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Home* Triplogs with photo galleriesAntarctic blog → Ross Sea – Ushua­ia, 3rd-18th March 2020

Ross Sea – Ushua­ia, 3rd-18th March 2020

This voya­ge had star­ted so well, but now our luck was run­ning out. After a stor­my day east of Ross Island, the sou­thern Ross Sea star­ted to free­ze over lar­ge are­as. Beau­tiful to see, but the end­less miles of den­se, tough pan­ca­ke ice were not hel­pful and cost us pre­cious time.


We rea­ched the Ross Ice Shelf just on the edge of the Bay of Wha­les in the late evening of 04th March. Well, „rea­ched“ is rela­ti­ve. We did not get any clo­ser than 12 nau­ti­cal miles (22 km) until it beca­me clear that it did not make much sen­se to pro­ceed that direc­tion. The ice shelf was just about visi­ble with bino­cu­lars. It was alre­a­dy too dark for the heli­c­op­ters and the clouds were moving in, so wai­ting would most likely just have meant a loss of even more pre­cious time, espe­ci­al­ly as we could lite­ral­ly watch the sea free­zing around us. So the choice was clear – actual­ly, it was the only thing to do rather than a choice: lea­ve. Cle­ar­ly a dis­ap­point­ment, this was some­thing we could all agree on.

More sur­pri­ses in terms of ice were to fol­low the next days. The Ross Sea was real­ly free­zing over in lar­ge are­as simul­ta­neous­ly. Fasci­na­ting and beau­tiful, but unfort­u­na­te­ly slo­wing us down again.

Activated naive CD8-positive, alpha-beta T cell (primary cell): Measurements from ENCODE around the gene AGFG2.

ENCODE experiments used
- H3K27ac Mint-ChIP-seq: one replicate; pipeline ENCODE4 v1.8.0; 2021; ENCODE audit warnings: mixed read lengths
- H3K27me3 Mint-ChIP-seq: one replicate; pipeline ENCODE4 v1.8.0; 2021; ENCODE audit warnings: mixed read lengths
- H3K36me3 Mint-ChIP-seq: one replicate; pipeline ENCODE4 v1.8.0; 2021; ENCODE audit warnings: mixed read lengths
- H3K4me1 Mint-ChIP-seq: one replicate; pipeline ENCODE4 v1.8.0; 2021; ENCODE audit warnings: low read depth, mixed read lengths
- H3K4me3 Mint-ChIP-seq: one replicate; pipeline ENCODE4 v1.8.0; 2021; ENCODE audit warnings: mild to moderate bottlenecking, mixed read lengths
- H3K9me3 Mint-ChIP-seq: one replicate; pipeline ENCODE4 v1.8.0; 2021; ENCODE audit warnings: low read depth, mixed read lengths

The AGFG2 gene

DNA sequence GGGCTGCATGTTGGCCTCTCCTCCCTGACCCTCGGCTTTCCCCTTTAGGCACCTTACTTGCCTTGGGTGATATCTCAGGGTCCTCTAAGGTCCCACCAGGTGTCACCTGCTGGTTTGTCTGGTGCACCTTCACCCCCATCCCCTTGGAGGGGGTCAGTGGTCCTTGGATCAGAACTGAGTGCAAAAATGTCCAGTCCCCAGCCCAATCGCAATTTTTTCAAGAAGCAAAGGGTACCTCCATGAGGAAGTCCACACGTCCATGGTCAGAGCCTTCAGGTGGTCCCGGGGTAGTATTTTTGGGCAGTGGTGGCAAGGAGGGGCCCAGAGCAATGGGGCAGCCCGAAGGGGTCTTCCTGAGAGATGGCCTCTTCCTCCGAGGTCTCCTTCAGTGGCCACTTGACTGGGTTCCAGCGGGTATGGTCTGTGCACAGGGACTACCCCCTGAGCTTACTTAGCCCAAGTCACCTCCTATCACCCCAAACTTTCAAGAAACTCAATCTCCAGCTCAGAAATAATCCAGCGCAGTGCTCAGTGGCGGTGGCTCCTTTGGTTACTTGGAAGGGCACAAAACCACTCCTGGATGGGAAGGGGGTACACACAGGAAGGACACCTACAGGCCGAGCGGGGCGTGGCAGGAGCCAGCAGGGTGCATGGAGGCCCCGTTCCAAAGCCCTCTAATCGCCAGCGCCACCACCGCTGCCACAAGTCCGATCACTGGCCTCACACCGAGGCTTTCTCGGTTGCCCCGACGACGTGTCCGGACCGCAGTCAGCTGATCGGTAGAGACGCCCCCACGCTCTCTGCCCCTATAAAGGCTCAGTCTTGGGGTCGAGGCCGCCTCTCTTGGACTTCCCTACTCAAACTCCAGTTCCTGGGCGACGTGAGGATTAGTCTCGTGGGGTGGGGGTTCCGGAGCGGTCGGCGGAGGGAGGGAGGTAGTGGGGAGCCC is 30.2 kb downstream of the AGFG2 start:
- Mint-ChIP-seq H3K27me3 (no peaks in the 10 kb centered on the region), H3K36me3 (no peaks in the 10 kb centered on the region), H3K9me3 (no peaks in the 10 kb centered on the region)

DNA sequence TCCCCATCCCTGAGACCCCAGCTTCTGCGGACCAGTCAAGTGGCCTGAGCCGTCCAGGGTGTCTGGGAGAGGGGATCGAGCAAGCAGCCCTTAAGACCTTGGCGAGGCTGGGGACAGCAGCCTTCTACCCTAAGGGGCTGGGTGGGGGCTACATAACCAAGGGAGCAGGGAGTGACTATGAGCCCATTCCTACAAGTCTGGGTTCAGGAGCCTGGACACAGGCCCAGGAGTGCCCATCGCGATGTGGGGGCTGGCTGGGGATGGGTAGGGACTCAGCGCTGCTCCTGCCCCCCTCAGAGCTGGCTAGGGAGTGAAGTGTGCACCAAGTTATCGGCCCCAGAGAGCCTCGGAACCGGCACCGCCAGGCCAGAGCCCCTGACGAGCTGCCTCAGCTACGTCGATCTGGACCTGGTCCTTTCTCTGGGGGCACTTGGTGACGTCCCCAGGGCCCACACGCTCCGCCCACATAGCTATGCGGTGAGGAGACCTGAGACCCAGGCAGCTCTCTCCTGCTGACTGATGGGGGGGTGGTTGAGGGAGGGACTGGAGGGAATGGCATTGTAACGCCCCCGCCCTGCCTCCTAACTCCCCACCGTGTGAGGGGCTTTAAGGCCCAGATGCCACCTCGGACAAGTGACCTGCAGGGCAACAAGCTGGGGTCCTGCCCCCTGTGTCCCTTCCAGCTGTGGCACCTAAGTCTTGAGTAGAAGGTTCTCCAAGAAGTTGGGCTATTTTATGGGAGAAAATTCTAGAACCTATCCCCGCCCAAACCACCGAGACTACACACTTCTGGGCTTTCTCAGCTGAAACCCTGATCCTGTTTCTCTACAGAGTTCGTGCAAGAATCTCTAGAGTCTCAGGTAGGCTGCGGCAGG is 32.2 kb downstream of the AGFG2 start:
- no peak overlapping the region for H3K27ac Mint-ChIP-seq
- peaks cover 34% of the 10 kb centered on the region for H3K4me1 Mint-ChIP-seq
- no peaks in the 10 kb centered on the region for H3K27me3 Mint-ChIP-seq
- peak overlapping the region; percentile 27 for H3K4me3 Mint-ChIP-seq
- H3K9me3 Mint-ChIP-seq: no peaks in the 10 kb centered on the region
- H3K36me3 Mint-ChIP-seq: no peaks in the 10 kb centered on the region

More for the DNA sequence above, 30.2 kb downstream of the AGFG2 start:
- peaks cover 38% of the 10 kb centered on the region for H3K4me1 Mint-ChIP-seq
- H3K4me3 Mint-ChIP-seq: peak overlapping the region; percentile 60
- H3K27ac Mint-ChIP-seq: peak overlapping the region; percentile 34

The two days that tur­ned out to be pivo­tal were the 06th and the 07th of March. We were to be steam­ing full ahead towards the Bel­lings­hau­sen Sea and Peter I. Island – or at least, this is what we wan­ted to do. Ins­tead, we spent most of the­se two days ploug­hing slow­ly through den­se ice mas­ses whe­re we had expec­ted ice-free water accor­ding to our ice charts. In the mor­ning of the 7th of March we found our­sel­ves 20 miles fur­ther away from Peter I. Island than 2 days ago at the some time. Two full days lost! That was a bit of a bad sur­pri­se.


Then we went up to speed again, but not enough to catch up with what we had lost in terms of time. We rea­ched Peter I. Island final­ly in the ear­ly mor­ning hours of the 13th of March, but it was quite stor­my and the visi­bi­li­ty pret­ty poor.


By then it had alre­a­dy beco­me clear that we would not have enough time any­mo­re to con­ti­nue to the Ant­ar­c­tic Pen­in­su­la. Ins­tead, we were forced to set cour­se direct­ly for the Bea­gle Chan­nel and Ushua­ia. No sur­pri­se that this cau­sed gre­at dis­ap­point­ment, and emo­ti­ons went high. I can not say that I enjoy­ed the rest of the voya­ge. I don’t think I have ever writ­ten some­thing like that in the blog befo­re, but this is just what it was.

The pas­sa­ge towards Tier­ra del Fue­go was most­ly pret­ty rough, and we got our share of storm and hea­vy seas near Cape Hoorn, which we did, howe­ver, not see becau­se the visi­bi­li­ty was pret­ty poor.


We rea­ched Ushua­ia just about in time in the mor­ning of the 18th of March. But big ques­ti­on­marks were now han­ging over ever­y­thing dis­em­bar­ka­ti­on, say­ing good­bye, tra­vel­ling home – the last voya­ge of Ort­eli­us, to the Ant­ar­c­tic Pen­in­su­la, had alre­a­dy been can­cel­led days ago – was all uncer­tain by now, to say the least. The world out­side Ant­ar­c­ti­ca was now taken over by the Coro­na virus, and we would have to see what that meant for us.

last modification: 2020-03-24 · copyright: Rolf Stange